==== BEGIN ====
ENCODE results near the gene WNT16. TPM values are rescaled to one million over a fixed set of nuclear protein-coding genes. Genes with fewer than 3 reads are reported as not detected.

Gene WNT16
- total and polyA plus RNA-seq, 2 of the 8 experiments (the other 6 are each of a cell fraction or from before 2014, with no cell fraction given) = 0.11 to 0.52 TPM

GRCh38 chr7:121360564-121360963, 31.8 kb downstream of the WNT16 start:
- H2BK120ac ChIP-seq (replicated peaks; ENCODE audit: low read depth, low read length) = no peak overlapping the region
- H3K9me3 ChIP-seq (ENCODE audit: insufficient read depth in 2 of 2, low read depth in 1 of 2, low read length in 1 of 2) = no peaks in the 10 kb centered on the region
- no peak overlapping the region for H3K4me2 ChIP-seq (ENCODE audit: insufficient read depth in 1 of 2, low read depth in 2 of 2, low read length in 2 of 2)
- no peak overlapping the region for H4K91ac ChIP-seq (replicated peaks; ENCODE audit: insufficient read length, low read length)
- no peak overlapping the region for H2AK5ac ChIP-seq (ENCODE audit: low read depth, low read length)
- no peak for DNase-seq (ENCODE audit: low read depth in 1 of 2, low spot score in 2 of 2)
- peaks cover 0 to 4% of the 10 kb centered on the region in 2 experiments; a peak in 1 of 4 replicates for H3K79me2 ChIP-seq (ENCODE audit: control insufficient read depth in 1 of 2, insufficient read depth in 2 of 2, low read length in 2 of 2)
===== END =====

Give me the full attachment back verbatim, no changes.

ENCODE results near the gene WNT16. TPM values are rescaled to one million over a fixed set of nuclear protein-coding genes. Genes with fewer than 3 reads are reported as not detected.

Gene WNT16
- total and polyA plus RNA-seq, 2 of the 8 experiments (the other 6 are each of a cell fraction or from before 2014, with no cell fraction given) = 0.11 to 0.52 TPM

GRCh38 chr7:121360564-121360963, 31.8 kb downstream of the WNT16 start:
- H2BK120ac ChIP-seq (replicated peaks; ENCODE audit: low read depth, low read length) = no peak overlapping the region
- H3K9me3 ChIP-seq (ENCODE audit: insufficient read depth in 2 of 2, low read depth in 1 of 2, low read length in 1 of 2) = no peaks in the 10 kb centered on the region
- no peak overlapping the region for H3K4me2 ChIP-seq (ENCODE audit: insufficient read depth in 1 of 2, low read depth in 2 of 2, low read length in 2 of 2)
- no peak overlapping the region for H4K91ac ChIP-seq (replicated peaks; ENCODE audit: insufficient read length, low read length)
- no peak overlapping the region for H2AK5ac ChIP-seq (ENCODE audit: low read depth, low read length)
- no peak for DNase-seq (ENCODE audit: low read depth in 1 of 2, low spot score in 2 of 2)
- peaks cover 0 to 4% of the 10 kb centered on the region in 2 experiments; a peak in 1 of 4 replicates for H3K79me2 ChIP-seq (ENCODE audit: control insufficient read depth in 1 of 2, insufficient read depth in 2 of 2, low read length in 2 of 2)